The pilot demonstrates the ability of a seaplaneto sail by showing that by cross controlling ailerons and rudder,one can actually have some minimal control over where you’re going!Emphasis on "minimal."
The crew and passengers climb out the hatches andcrawl out onto the top of the fuselage and wings. There is somethingweird about the image of floating around a lake in formation witha couple of big radials and three-bladed props—but, trust meon this one, you can get used to it!
After the obligatory sunbathing and photo session(because the boys at the hangar back home ain’t gonna believethis one!), everyone crawls below. Yep, "below". Anotherboat term. Hatches are closed and secured and everyone assumesthe airplane position (never seen a seat belt on a boat!)
All takeoffs in an Albatross should be made directly into the wind. Zero crosswind component. A little cross windcomponent adds exponentially to the excitement quotient. An attemptat a downwind takeoff can be lethal. The behemoth begins pushinga wake and the first seaplane pitch up comes quickly. The throttlesare being played by the copilot in an attempt at using asymmetricthrust to keep her running into the wind while the pilot is usinghuge, no, gargantuan, aileron inputs to keep the pontoons outof the water. This is a gangly, ugly, almost out-of-control adventurewhich is easily lost. There is no shortage of adrenaline in thecockpit. The wind shifts and the attempted takeoff is abortedsince she can’t be turned into the wind at this no-man’s-landspeed. Between dead idle and fully on the step, there is too muchmass to safely turn her. She settles back into the water and thewhole symphony begins anew.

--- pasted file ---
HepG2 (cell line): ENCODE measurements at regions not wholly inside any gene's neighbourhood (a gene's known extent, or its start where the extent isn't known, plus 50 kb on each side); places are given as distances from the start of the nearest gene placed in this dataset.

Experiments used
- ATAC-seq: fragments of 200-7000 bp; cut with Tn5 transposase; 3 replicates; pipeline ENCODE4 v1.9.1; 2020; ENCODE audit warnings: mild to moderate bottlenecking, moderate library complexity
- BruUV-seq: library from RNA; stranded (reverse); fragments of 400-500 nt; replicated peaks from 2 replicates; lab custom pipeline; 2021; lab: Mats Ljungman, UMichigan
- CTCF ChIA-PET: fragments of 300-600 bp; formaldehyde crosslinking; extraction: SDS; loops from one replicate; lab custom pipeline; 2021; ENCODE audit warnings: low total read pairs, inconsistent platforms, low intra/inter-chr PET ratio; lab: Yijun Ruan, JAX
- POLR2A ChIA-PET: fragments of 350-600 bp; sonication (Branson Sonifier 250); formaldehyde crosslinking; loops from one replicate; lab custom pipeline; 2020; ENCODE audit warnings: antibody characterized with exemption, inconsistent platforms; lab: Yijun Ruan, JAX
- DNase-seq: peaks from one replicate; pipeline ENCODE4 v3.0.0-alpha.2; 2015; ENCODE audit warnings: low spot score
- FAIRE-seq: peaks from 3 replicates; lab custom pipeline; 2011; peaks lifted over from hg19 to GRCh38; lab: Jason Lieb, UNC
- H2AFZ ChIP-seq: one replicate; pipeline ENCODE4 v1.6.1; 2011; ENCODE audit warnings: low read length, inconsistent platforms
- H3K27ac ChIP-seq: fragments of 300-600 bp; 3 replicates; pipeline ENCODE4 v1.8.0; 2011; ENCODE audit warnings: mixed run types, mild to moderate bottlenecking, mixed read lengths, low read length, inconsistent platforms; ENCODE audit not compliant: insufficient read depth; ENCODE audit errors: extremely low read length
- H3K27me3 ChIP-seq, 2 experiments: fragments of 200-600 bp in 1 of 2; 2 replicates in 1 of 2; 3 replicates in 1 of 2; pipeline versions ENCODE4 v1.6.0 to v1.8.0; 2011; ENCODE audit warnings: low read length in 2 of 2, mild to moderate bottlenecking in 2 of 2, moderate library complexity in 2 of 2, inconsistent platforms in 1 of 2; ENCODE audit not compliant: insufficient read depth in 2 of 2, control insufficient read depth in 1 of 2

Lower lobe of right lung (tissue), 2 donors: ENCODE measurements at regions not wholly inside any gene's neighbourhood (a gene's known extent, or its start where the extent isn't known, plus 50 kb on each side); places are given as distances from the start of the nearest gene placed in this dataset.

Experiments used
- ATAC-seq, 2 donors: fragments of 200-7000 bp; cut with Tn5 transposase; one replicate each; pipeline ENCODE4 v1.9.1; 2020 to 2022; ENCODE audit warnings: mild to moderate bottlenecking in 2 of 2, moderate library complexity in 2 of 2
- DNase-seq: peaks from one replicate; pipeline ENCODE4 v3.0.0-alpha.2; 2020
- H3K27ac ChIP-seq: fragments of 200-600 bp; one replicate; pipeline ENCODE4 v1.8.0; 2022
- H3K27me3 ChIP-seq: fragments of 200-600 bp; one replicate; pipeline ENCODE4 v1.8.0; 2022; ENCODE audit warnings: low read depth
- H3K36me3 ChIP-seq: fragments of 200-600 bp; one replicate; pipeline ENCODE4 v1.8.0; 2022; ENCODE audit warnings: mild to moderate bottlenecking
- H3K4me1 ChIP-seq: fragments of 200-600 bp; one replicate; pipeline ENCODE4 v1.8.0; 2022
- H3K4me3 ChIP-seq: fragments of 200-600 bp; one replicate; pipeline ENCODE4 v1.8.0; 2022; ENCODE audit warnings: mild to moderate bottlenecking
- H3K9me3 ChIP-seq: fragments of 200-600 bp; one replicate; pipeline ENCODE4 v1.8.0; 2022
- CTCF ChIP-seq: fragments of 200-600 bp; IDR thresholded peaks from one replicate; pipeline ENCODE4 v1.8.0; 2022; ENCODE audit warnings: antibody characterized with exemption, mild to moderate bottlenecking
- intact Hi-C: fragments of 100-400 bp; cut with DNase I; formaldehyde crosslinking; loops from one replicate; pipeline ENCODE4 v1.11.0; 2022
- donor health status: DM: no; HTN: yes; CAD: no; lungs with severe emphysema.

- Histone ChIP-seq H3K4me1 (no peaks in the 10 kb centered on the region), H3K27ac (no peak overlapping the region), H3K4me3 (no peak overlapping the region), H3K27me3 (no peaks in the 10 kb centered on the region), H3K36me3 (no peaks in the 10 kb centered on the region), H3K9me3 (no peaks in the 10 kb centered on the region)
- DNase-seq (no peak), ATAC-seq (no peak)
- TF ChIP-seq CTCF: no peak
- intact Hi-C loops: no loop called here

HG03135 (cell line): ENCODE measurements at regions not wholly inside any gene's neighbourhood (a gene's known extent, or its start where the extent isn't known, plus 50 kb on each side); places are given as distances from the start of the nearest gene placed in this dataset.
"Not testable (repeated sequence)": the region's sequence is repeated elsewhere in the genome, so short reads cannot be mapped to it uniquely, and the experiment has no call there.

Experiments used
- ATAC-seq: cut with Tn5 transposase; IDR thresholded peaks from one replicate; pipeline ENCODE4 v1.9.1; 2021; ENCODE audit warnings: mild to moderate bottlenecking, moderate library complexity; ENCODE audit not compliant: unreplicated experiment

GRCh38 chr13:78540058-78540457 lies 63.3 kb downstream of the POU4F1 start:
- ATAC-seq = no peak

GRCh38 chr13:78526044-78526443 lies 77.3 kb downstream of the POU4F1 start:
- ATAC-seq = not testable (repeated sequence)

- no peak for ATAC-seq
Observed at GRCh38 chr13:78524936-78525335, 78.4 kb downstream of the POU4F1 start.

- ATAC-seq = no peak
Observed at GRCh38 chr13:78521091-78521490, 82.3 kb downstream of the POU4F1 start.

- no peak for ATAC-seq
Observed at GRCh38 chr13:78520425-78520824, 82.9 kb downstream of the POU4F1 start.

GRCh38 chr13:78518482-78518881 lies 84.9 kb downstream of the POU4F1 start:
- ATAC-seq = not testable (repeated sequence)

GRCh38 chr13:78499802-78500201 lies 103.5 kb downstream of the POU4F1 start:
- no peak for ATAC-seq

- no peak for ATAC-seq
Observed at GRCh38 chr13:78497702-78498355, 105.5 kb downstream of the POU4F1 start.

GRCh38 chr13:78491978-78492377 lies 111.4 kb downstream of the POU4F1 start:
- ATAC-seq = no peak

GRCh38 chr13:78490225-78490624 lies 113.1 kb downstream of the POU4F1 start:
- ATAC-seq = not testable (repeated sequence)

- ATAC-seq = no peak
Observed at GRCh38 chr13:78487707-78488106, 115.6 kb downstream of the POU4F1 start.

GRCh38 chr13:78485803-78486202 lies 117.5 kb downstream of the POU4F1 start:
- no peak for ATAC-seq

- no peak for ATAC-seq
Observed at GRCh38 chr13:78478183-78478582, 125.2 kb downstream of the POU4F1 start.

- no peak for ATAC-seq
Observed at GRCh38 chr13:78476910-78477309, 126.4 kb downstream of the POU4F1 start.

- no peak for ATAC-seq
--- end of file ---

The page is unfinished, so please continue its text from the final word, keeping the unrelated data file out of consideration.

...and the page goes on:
This time the efforts are rewarded with a secondseaplane pitch up and the pilot pulls the big yoke to his chest.The monster attains the step and the airspeed indicator climbsto 60 mph. A long takeoff roll on the step (we’re talking loooooooong,sports fans) ensues and we cross Lake Winnebago like a speed boat.At 80 mph IAS, she simply leaves the water. No rotation, no pullingback on the yoke, she just flies when she’s good and ready—andnot before. 40-50 inches MP and 2500 rpms and she’ll eventuallyreturn to being an airplane.
Back To OSH
Back inbound to OSH she enters the downwind and onewould think to expect a less adventurous landing on the concrete.Au contrare! The pipe organ’s performance is not over.The mains on an Albatross are wider than the Goose’s and Widgeon’s,but there’s a lot of mass here. She is greased on and turned offthe runway. The Ford Tri-motor is blocking the runway and we bothmust take to the edge of the taxiway on our respective sides.Somebody hollers "STOP, we’re gonna hit a Spam Can,"from in the cabin and we notice that the right pontoon is about6 inches from creasing the upper wing tip surface of a T-34 parkedon the end of the row. This is one BIG airplane to move aroundand I guess everything else does, in fact, look like a Spam Can!
After her mixtures were pulled back, I sat motionlessin the engineer’s seat while the crew in front of me negotiatedthe shut-down checklist. I’m very happy to be living in the computer/informationage, but I now have a better understanding of what true romanticismis. This is it. Gangly and clumsy on the ground, but as gracefulin the air as her namesake, the Grumman Albatross is a time warpexperience which can be duplicated in few places on this earthtoday.